In the Heat of the Night

This film is effective on several levels. It certainly delivers great entertainment value, but this description demeans and misrepresents such a solid, social commentary on the Deep South shortly after the Civil Rights Act of 1964. In this context, it’s almost a documentary, portraying the deeply entrenched prejudices which are today so confronting to urban dwellers, especially outside the US. So it also affords a sobering history lesson in just how blinding racial intolerance can be. In this sense, the Rod Steiger character, Police Chief Bill Gillespie, is the worst afflicted. Not only is he wont to jump to conclusions, as is his deputy, Sergeant Sam Wood (Warren Oates), when the body of Philip Colbert is found lying face down on a side street in Sparta, Mississippi, but his repeated failure to search for evidence, or even follow the most basic procedures, is amazing. In response to his gum-chewing, beer-gutted boss’ snapped directions “to check the depot” (railway station), Wood proceeds to arrest Virgil Tibbs (Sidney Poitier) who’s sitting in the waiting room for an early morning train. Tibbs has more money in his wallet than any Negro around those parts should have, so he’s immediately ...

This film is effective on several levels. It certainly delivers great entertainment value, but this description demeans and misrepresents such a solid, social commentary on the Deep South shortly after the Civil Rights Act of 1964.

In this context, it’s almost a documentary, portraying the deeply entrenched prejudices which are today so confronting to urban dwellers, especially outside the US. So it also affords a sobering history lesson in just how blinding racial intolerance can be. In this sense, the Rod Steiger character, Police Chief Bill Gillespie, is the worst afflicted. Not only is he wont to jump to conclusions, as is his deputy, Sergeant Sam Wood (Warren Oates), when the body of Philip Colbert is found lying face down on a side street in Sparta, Mississippi, but his repeated failure to search for evidence, or even follow the most basic procedures, is amazing.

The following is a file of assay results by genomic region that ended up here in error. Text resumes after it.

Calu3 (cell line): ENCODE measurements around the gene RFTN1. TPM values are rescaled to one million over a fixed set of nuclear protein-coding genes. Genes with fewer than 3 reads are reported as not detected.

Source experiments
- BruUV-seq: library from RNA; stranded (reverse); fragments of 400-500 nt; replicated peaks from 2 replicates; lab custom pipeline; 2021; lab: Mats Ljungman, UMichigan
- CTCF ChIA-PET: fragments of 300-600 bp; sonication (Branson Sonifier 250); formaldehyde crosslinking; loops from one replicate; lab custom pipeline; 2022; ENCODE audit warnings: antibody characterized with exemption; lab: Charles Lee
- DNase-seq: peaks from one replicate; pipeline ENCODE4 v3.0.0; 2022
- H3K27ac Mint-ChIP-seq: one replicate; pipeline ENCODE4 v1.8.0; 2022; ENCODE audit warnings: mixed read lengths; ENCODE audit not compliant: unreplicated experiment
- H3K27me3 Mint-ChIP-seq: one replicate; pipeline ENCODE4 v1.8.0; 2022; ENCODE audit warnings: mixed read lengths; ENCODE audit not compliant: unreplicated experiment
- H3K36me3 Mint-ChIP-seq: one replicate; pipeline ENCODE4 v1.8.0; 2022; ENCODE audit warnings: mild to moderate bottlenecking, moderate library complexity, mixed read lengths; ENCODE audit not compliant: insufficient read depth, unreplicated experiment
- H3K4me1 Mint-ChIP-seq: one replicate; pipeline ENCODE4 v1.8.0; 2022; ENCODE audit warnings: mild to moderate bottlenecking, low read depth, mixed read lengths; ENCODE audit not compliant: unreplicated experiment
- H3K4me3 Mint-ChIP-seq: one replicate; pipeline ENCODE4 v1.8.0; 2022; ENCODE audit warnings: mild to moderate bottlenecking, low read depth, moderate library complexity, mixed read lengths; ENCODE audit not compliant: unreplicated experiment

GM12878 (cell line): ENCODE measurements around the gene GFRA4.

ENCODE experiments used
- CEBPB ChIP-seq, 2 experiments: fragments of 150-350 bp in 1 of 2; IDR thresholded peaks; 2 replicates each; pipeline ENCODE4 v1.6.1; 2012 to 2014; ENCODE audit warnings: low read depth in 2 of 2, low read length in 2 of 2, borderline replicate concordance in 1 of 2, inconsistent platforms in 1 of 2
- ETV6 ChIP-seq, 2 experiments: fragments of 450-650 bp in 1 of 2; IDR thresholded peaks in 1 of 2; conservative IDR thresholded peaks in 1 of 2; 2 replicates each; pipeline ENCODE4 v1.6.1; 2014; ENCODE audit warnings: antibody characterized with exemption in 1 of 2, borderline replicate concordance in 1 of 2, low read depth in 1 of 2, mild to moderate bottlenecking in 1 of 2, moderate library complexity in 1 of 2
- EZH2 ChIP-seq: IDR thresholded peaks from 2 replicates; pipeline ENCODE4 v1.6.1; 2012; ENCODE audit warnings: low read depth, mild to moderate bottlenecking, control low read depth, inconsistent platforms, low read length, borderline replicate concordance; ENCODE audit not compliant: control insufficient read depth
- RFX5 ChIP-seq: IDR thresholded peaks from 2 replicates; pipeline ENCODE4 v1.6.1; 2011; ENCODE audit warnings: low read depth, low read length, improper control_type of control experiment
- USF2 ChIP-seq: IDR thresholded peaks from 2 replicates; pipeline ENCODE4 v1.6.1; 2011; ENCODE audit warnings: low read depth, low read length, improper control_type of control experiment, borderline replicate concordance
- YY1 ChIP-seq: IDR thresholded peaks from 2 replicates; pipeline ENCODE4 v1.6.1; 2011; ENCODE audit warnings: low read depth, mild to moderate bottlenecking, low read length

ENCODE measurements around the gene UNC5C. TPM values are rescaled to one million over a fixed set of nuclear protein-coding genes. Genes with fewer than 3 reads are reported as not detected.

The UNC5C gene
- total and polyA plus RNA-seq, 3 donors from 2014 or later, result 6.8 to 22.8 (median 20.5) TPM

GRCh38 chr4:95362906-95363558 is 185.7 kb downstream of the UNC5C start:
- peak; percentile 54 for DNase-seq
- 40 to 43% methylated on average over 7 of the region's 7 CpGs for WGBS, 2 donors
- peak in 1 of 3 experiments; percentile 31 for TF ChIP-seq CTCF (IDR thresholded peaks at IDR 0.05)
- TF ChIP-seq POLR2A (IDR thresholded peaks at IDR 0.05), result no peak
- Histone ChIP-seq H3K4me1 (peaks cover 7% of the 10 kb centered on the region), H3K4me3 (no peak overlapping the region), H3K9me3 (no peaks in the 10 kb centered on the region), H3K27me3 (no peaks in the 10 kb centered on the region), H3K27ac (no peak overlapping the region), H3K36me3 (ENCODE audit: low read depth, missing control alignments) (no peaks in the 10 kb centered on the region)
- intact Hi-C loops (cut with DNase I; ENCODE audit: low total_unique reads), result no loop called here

In response to his gum-chewing, beer-gutted boss’ snapped directions “to check the depot” (railway station), Wood proceeds to arrest Virgil Tibbs (Sidney Poitier) who’s sitting in the waiting room for an early morning train. Tibbs has more money in his wallet than any Negro around those parts should have, so he’s immediately the prime suspect in the murder of Colbert, the wealthy businessman from Chicago.

After being predictably humiliated at the police station, where the occupants are not over endowed with intelligence, Tibbs’ true identity is revealed prompting the memorable response, to Gillespie’s question, “What do they call you in Philadelphia, boy?,” “They call me Mister Tibbs.”

Whilst the steadily evolving relationship between the principal protagonists, Tibbs and Gillespie, symbolises and compares black and white, educated and ignorant, professional and amateur, cerebral and physical, there is also the larger contrast of the North and the South; the Philadelphia homicide detective and the small town cop. Initially, Tibbs can’t wait to resume his homeward journey and Gillespie can’t wait to be shot of this uppity Negro. Fascinatingly, over the course of this tale, both men develop a degree of understanding and respect each other.

The supporting cast are consistently strong, the sub-plots and unforseen developments never fail to hold your attention and there is a very satisfying sensation at the conclusion when, thanks to Tibbs, the real murderer is apprehended and he’s a somewhat pathetic white, Ralph Henshaw, employed at the local, fly-blown diner.

In the unforgettable closing scene, Gillespie has driven Tibbs to the depot to board his train home. The police chief carries Tibbs’ one suitcase to the carriage door and, after a pregnant pause, utters the memorable line “You take care now, Virgil” and Tibbs, before mounting the steps, turns and with a lingering smile looks back at his erstwhile antagonist. A fitting end, strongly played by two great actors. It’s no surprise that Steiger won an Oscar for Best Actor, the film collected four other Oscars and Poitier was nominated for both the Golden Globe and a BAFTA.





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